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Early in April, Apple’s (NASDAQ:AAPL) Mac OS X came under heavy attack, as over 600,000 Mac computers were infected with the latest version of the Flashback Mac Trojan via Java exploits, with 56 percent of the victims residing in the United States.
The firm promised to resolve the fast-growing problem and has since issued three updates, including the latest one last Friday that “removes the most common variants of the Flashback malware.” This update is the first one designed to detect and remove the Trojan, as well as repair Java vulnerabilities within the systems.
Despite the company’s steps forward, recent events have gone on to show how vulnerable the Mac OS platform is to attack — regardless of how damaging the malware is itself.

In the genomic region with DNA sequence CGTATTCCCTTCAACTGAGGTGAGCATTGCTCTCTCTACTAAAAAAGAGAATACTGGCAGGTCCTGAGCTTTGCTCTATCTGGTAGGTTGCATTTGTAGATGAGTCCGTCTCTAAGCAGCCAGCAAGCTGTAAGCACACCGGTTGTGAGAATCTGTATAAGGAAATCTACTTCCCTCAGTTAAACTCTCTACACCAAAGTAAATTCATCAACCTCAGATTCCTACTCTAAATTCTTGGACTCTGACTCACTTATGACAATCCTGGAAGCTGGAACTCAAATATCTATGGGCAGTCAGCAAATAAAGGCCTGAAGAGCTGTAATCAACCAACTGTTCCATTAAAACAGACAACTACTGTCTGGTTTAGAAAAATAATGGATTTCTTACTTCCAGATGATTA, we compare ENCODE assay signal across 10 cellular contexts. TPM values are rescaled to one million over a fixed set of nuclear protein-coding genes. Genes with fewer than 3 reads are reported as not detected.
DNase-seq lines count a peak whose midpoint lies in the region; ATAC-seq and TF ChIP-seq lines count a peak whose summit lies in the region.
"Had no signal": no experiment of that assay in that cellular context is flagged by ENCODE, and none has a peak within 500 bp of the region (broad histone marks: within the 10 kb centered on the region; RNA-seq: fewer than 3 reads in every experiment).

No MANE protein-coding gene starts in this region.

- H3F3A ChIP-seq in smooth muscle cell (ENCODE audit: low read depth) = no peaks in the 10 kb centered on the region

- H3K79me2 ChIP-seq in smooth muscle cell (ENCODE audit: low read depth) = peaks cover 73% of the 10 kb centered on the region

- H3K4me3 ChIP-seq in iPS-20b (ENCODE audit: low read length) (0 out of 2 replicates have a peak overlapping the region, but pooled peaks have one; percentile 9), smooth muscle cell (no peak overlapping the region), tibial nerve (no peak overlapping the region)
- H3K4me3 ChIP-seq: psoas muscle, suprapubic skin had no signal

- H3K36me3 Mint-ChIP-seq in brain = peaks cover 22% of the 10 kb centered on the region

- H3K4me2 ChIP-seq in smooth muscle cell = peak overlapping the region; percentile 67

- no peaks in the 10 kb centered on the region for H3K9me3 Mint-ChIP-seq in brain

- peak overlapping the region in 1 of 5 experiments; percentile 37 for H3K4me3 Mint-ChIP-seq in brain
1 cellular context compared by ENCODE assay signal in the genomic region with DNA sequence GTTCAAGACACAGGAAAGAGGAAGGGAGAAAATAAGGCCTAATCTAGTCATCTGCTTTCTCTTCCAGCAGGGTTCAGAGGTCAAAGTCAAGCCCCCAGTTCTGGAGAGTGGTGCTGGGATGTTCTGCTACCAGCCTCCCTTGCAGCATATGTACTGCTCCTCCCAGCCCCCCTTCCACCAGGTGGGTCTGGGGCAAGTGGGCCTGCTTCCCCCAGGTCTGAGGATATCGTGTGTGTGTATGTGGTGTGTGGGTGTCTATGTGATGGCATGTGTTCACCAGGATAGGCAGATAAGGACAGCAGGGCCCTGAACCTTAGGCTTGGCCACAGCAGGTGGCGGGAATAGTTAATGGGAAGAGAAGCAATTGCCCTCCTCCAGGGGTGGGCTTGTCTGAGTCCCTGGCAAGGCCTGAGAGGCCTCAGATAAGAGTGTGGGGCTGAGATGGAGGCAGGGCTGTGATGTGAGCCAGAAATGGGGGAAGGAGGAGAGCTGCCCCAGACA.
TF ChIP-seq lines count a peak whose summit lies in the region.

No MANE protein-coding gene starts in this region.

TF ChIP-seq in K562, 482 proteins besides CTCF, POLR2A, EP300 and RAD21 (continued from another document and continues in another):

Security researchers have found two more instances of malware targeting the Mac OS X, both variants of the SabPub trojan, but they have said there is little cause for concern.
The first variant is known as Backdoor.OSX.SabPub.a, and like Flashback, it was likely spread through Java exploits on websites.
It is pretty much harmless, though, as this malware may have only been used in targeted attacks, and Apple’s latest security update rendered future Java attacks inconsequential.
The second variant uses infected Microsoft (NASDAQ:MSFT) Word documents as a vector distributed by e-mail and is used only in targeted attacks, possibly against Tibetan activists.
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